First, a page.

Who now can henceforth think much to be slandered with meaner crimes, when he hears the most holy Son of God, in whose mouth was no guile, and in whom the prince of this world could find nothing, (John xiv. 30.) laden with so heinous calumnia
THOU art smitten with a foul tongue-I marvel not, if it go deep into thy soul. That man gave a high praise to his sword, that said it was sharper than slander: and if a razor be yet sharper, such did David find the Edomite's tongue; Ps. lii. 2. And, if these weapons reach not yet far enough, he found both spears and arrows in the mouths of his traducers; Ps. lvii. 4.
Lo, thou art but in the same case with the man after God's own heart. What shouldst thou do, but, for David's complaint, make use of David's remedy? I will cry unto God most high; unto God, that performeth all things for me: IIe shall send from heaven, and save me from the reproach of him, that would swallow me up: God shall send forth his mercy and his truth; Ps. lvii. 2, 3.
Do by thy slander, as Hezekiah did by the railing lines of Rabshakeh, spread them before the Lord; and leave thy quarrel
in the just hands of that great Arbiter of Heaven and Earth, who will be sure, in his good time, to revenge thy wrong, and to clear thine innocence, and will requite thee good for these causeless curses; 2 Sam. xvi. 12.
The clearness of our conscience.
"IN the mean while," thou sayest, "I stand blemished with an odious aspersion: my name passes through many a foul mouth." Thou hearest, my son, what some others say: but what dost thou hear from the bird in thy bosom? If thy conscience acquit thee, and pronounce thee guiltless, obdure thy forehead against all the spite of malice. What is ill fame, but a little corrupted unsavoury breath? Do but turn away thine ear, that thou receive it not; and what art thou the worse? Oh, thy weakness, if thou suffer thyself to be blown over, by the mere air of some putrefied lungs; which, if thou do but a little decline by shifting thy foot, will soon vanish.
The improvement of our reason.
THOU art under ill tongues :-This is an evil proper only unto man. Other creatures are no less subject to disease, to death, to outward violence than he: but none else can be obnoxious to a detraction; since no other is capable of speech, whereout a slander can be formed. They have their several sounds and notes of expression, whereby they can signify their dislike and anger: but only man can clothe his angry thoughts with words of offence; so as that faculty, which was given him for an advantage, is depraved to a further mischief. But the same liberal hand of his Creator hath also endued him with a property of reason, which, as it ought to direct his language to others, so also to teach him how to make use of others' language to him; and, where he finds it wrongful, either to convince it by a just apology, or to contemn it. If, therefore, thou understandest thyself to lie under an unjust obloquy, have so much of man in thee, as either to confute or despise it.
The cause of our suffering.
THOU art shamefully traduced:-I could pity thy suffering; but, withal, give me leave to enquire, not so much what thou sufferest,
as for what if for a good cause, I shall turn my pity into envy. Truth itself told thee, thou art in the way to blessedness. Who can pity thee, for that, wherein thou hast cause to rejoice? Blessed are ye, when men revile you, and persecute you, and shall say all manner of evil against you falsely, for my sake: Rejoice, and be exceeding glad for great is your reward in heaven; Matt. v. 11, 12. Yea, rather pluck up thy spirits; and take up the resolution of holy Job, If mine adversary had written a book against me, surely I would take it upon my shoulders, and bind it as a crown_to_me; Job xxxi. 35, 36: and say, with the gracious King of Israel, I will be yet more vile for the Lord; 2 Sam. vi. 22.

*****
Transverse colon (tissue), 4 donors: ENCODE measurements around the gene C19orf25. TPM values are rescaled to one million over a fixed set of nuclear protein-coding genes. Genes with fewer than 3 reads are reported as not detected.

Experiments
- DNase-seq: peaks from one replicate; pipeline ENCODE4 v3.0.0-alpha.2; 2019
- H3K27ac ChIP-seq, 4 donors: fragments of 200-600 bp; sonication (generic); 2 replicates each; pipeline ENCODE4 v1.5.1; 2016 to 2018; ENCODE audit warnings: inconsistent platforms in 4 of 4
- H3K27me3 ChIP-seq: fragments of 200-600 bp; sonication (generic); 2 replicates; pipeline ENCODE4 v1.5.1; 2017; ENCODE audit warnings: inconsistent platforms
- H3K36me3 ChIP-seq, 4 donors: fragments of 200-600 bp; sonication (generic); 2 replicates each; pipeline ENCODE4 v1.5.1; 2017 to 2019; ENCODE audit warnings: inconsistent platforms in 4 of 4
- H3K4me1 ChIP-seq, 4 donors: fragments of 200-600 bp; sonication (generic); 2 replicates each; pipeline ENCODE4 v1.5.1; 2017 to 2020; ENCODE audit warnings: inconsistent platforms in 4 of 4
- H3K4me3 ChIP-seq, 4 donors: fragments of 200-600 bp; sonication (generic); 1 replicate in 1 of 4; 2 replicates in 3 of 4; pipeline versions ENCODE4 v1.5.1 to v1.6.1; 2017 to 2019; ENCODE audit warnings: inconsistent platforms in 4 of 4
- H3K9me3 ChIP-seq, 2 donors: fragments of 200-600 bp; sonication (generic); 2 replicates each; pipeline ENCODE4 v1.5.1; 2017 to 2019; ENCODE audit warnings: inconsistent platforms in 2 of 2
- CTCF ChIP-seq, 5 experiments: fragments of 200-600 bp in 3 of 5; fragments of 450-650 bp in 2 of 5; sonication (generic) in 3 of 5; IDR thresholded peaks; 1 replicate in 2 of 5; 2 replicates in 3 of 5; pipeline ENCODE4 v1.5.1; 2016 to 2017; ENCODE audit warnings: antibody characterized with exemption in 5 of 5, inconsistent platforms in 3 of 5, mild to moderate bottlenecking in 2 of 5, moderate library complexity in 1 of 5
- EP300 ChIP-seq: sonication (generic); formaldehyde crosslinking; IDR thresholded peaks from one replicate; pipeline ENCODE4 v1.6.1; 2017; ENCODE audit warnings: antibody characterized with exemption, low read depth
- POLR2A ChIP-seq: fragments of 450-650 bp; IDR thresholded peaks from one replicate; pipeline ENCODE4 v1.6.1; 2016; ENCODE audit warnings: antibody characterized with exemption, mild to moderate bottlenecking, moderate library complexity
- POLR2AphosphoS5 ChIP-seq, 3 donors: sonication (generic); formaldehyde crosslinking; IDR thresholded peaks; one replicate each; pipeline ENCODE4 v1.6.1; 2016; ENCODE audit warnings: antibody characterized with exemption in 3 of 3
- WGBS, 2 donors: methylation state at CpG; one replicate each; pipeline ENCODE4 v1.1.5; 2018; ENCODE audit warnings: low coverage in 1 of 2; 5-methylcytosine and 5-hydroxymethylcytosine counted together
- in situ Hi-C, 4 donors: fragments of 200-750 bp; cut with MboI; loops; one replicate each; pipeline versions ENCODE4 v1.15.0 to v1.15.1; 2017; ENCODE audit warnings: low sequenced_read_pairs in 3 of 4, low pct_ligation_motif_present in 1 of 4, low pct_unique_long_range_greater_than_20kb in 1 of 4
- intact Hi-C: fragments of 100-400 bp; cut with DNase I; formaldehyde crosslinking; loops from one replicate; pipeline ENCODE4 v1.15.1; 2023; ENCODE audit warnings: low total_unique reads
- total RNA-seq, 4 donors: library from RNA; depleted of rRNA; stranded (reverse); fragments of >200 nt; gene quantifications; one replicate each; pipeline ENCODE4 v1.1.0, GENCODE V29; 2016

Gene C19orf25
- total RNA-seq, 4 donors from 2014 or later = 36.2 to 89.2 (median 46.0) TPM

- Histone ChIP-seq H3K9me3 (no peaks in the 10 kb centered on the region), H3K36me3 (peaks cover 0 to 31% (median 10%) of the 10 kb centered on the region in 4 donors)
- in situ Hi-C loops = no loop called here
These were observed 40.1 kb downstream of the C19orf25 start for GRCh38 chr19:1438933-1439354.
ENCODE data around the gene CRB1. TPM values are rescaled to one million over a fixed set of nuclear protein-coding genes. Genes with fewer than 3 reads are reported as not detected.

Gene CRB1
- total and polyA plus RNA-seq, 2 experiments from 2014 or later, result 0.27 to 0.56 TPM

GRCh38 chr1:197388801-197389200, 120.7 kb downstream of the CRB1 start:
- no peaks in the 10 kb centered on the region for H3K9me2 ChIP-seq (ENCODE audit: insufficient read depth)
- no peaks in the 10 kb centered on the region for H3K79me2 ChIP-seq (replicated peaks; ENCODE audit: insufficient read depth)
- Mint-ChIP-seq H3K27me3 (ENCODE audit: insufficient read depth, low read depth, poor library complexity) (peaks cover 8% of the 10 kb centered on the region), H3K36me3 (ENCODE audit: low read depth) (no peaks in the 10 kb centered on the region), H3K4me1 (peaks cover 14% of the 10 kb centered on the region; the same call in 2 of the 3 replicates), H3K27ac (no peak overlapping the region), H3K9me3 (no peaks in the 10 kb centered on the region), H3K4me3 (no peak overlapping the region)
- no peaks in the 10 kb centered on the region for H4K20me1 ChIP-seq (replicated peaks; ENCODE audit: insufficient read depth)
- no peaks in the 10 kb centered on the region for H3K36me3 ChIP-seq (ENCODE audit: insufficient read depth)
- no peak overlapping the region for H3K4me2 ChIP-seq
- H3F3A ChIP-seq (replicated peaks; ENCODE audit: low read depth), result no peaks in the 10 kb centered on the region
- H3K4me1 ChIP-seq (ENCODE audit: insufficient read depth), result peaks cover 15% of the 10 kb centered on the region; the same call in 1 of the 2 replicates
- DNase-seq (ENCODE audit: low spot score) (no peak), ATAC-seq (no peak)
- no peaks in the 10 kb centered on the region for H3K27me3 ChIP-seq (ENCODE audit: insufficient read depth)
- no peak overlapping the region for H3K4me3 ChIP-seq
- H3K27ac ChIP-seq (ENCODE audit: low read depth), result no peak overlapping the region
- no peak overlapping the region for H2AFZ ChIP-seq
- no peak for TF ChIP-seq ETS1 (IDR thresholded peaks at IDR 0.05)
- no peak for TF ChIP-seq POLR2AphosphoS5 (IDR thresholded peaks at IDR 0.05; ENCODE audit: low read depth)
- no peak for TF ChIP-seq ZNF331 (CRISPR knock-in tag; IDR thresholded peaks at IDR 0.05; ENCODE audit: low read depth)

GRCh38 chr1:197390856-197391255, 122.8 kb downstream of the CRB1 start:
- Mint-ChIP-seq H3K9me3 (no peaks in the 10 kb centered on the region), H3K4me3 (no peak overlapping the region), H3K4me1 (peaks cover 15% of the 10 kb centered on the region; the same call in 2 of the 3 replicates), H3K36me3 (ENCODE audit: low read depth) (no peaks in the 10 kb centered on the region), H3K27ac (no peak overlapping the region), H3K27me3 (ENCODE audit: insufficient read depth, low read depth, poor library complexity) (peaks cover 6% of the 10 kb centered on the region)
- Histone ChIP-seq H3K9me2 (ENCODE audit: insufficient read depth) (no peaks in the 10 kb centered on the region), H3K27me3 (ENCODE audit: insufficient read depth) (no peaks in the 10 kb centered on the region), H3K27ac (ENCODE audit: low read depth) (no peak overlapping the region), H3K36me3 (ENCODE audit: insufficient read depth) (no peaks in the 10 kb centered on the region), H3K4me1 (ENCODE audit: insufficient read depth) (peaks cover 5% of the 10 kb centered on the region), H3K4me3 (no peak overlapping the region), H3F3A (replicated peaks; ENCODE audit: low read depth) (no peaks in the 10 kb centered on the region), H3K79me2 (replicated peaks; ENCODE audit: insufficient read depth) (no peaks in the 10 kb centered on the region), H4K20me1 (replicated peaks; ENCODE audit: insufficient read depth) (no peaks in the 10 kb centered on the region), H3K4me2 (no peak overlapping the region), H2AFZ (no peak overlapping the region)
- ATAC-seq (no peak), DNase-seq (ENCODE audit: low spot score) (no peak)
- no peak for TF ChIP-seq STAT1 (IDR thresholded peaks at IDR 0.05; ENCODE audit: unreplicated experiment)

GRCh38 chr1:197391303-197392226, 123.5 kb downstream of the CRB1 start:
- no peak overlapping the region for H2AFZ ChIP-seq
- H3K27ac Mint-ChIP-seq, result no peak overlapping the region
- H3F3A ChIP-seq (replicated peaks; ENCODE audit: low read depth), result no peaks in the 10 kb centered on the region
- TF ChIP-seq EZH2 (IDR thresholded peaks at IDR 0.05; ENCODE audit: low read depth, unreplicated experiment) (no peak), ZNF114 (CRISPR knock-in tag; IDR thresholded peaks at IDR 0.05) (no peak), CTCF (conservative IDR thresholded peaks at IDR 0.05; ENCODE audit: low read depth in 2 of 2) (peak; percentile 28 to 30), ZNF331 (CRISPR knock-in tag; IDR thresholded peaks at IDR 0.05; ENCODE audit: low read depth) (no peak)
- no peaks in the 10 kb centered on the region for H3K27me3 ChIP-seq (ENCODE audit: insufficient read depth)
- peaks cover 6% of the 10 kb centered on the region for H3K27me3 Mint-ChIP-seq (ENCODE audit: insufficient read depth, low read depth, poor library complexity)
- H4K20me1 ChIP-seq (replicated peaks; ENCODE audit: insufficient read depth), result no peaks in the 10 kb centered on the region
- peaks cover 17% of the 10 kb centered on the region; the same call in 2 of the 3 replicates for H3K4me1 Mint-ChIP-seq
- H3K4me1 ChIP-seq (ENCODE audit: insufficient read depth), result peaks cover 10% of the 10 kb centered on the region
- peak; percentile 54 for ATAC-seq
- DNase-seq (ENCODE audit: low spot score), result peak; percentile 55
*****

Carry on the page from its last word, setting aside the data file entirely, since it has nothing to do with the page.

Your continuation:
Our envied virtue.
THOU art reproached by lewd men:-Thank thine own virtue, that thou art envied. Wert thou so bad as thy detractors, thou shouldst sit quiet enough. If ye were of the world, saith our Saviour, the world would love his own; but because ye are not of the world, but I have chosen you out of the world, therefore the world hateth you; John xv. 19. While the moon sits, no dogs bark at her: it is her shining, that opens their mouths. Wert thou either obscure or wicked, thou mightest be safe; but, if thou wilt needs be eminently good, look for the lashes of ill tongues. They think it strange, that ye run not with them into the same excess of riot; speaking evil of you, saith the prime Apostle; 1 Peter iv. 4.
It was not without reason, that the great Musician, in the Story, struck his Scholar, because he saw the multitude applaud his skill; as well knowing, that had he been true to his Art, those misjudging ears could not have approved him.
What more excellent instruments had God ever in his Church, than the blessed Apostles; and what acceptation found they on the earth? Being defamed, we entreat: we are made as the filth of the world, and are the offscouring of all things unto this day; 1 Cor. iv. 13. We are made a spectacle to the world, to angels, and to men: v. 9. Complain, if thou canst, of a worse condition, than these great ambassadors of the High God: otherwise, resolve, with the Chosen Vessel, to pass cheerfully through honour and dishonour, through evil report and good report, toward the goal of immortality.
Others' slighting of just reproaches.
THOU art disgraced through scandalous reports:-It is not mere air, that we live by. How many hast thou known, that have blown over a just infamy, with a careless neglect; pleasing themselves to